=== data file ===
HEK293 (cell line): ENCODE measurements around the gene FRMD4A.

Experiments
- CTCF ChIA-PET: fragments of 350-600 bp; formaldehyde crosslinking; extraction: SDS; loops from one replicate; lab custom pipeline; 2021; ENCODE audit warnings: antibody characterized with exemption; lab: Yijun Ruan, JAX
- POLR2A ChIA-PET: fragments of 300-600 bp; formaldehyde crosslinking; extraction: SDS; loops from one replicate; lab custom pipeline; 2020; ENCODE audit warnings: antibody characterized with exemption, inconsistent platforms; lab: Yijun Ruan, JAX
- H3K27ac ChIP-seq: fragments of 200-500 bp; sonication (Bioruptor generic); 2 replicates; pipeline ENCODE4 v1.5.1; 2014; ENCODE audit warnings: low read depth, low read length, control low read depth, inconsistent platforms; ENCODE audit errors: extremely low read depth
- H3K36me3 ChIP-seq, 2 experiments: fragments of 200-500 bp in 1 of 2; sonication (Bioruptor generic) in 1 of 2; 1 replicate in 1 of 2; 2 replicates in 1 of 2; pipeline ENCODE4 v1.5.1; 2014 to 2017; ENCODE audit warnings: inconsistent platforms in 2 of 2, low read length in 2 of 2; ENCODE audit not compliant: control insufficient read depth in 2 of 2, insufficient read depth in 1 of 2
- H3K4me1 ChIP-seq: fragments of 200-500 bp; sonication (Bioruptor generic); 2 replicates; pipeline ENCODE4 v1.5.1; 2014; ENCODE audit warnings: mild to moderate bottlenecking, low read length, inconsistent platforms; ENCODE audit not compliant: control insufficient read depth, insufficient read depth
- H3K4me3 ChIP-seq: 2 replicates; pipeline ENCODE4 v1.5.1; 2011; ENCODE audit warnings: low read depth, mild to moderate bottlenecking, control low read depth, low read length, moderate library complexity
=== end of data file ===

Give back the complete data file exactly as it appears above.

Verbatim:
HEK293 (cell line): ENCODE measurements around the gene FRMD4A.

Experiments
- CTCF ChIA-PET: fragments of 350-600 bp; formaldehyde crosslinking; extraction: SDS; loops from one replicate; lab custom pipeline; 2021; ENCODE audit warnings: antibody characterized with exemption; lab: Yijun Ruan, JAX
- POLR2A ChIA-PET: fragments of 300-600 bp; formaldehyde crosslinking; extraction: SDS; loops from one replicate; lab custom pipeline; 2020; ENCODE audit warnings: antibody characterized with exemption, inconsistent platforms; lab: Yijun Ruan, JAX
- H3K27ac ChIP-seq: fragments of 200-500 bp; sonication (Bioruptor generic); 2 replicates; pipeline ENCODE4 v1.5.1; 2014; ENCODE audit warnings: low read depth, low read length, control low read depth, inconsistent platforms; ENCODE audit errors: extremely low read depth
- H3K36me3 ChIP-seq, 2 experiments: fragments of 200-500 bp in 1 of 2; sonication (Bioruptor generic) in 1 of 2; 1 replicate in 1 of 2; 2 replicates in 1 of 2; pipeline ENCODE4 v1.5.1; 2014 to 2017; ENCODE audit warnings: inconsistent platforms in 2 of 2, low read length in 2 of 2; ENCODE audit not compliant: control insufficient read depth in 2 of 2, insufficient read depth in 1 of 2
- H3K4me1 ChIP-seq: fragments of 200-500 bp; sonication (Bioruptor generic); 2 replicates; pipeline ENCODE4 v1.5.1; 2014; ENCODE audit warnings: mild to moderate bottlenecking, low read length, inconsistent platforms; ENCODE audit not compliant: control insufficient read depth, insufficient read depth
- H3K4me3 ChIP-seq: 2 replicates; pipeline ENCODE4 v1.5.1; 2011; ENCODE audit warnings: low read depth, mild to moderate bottlenecking, control low read depth, low read length, moderate library complexity